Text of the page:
Book Review: No Fixed Abode by Charlie Carroll

There are a few books that I just over-enthusiastically recommend to everyone and anyone, for no greater reason than that they have had a lasting effect on my life having read them. They include Elijah's Mermaid by Essie Fox, Dice Man by Luke Rhinehart, and oddly, a really rather "bad" (by which I mean clich├ęd piece of typical "chick-lit") book called Sundowners by Lesley Lokko. Recently I read No Fixed Abode by Charlie Carroll, which has possibly had a more profound effect on me than any other book I've read.
 
 
 
I consider myself a kind person, and a compassionate person, and a person with a great deal of empathy for other's struggles, whatever form they may take. This book, however, with it's disarming mix of colourful story telling and gripping, biographical content, threw me sideways and made me reconsider almost all of my preconceived ideas and attitudes regarding homelessness.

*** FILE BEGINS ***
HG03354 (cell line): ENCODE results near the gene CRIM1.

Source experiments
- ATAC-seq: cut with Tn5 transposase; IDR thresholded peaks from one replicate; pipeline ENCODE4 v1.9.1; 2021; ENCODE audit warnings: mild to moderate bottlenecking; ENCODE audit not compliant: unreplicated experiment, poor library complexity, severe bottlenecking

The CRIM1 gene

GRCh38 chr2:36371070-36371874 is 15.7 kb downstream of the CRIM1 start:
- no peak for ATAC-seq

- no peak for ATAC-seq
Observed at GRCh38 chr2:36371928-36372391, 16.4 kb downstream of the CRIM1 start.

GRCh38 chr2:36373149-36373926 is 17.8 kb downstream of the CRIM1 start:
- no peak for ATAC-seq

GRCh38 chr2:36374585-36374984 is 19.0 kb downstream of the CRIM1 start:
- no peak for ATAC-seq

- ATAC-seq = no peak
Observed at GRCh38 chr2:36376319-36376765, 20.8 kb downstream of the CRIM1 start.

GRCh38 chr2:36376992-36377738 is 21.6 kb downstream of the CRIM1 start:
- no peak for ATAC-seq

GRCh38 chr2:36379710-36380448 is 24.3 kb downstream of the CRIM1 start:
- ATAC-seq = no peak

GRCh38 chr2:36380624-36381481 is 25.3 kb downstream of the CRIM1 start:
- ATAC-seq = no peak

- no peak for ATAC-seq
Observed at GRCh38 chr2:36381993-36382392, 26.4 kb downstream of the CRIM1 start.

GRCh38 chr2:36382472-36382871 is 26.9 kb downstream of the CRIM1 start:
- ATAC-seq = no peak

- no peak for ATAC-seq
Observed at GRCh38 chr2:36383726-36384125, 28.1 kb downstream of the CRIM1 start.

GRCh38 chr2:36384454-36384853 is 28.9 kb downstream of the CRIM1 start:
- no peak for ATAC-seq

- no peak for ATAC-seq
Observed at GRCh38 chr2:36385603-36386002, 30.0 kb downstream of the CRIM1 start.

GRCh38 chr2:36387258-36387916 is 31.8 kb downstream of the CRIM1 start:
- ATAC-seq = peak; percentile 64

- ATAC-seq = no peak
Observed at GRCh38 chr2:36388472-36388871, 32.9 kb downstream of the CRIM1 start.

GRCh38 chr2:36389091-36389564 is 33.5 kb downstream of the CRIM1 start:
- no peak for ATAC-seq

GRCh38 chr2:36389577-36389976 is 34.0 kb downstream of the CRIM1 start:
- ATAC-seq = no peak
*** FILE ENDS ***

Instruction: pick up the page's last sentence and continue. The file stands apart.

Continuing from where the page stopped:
Before reading this book, I was always filled with sympathy for the homeless (so I thought), and if I had spare change on me and someone asked, I was generally happy to pass it on (not that it's ever very much, if you've seen inside my purse!). Charlie's book really lifts both the ugly and the moving lids on homelessness though, and gives so much food for thought.
 
As a brief summary, between jobs, the author decides to walk from his home in Cornwall, to central London, living along the way as a modern-day tramp, hoping to experience the reality of homelessness in Britain in the 21st century, as well as exploring whether tramps, in their traditional sense, still exist.
 
No Fixed Abode is the story of Charlie's journey, and the incredible stories of the people he meets along the way, written from the diary that he kept at the time. From the homeless community in Bristol, to the mass rough-sleeping on London's Strand, it had me in tears in parts, really angry at myself in others, and thoroughly rooting for some of the bizarre characters he encounters!
 
If you usually reach for romances and comedy, then this possibly isn't the book for you, but it's by far one of the most intriguing, disturbing and at many times, oddly uplifting, books that I've read in a long time, and has forever changed my response to homeless people that I come across on a daily basis.

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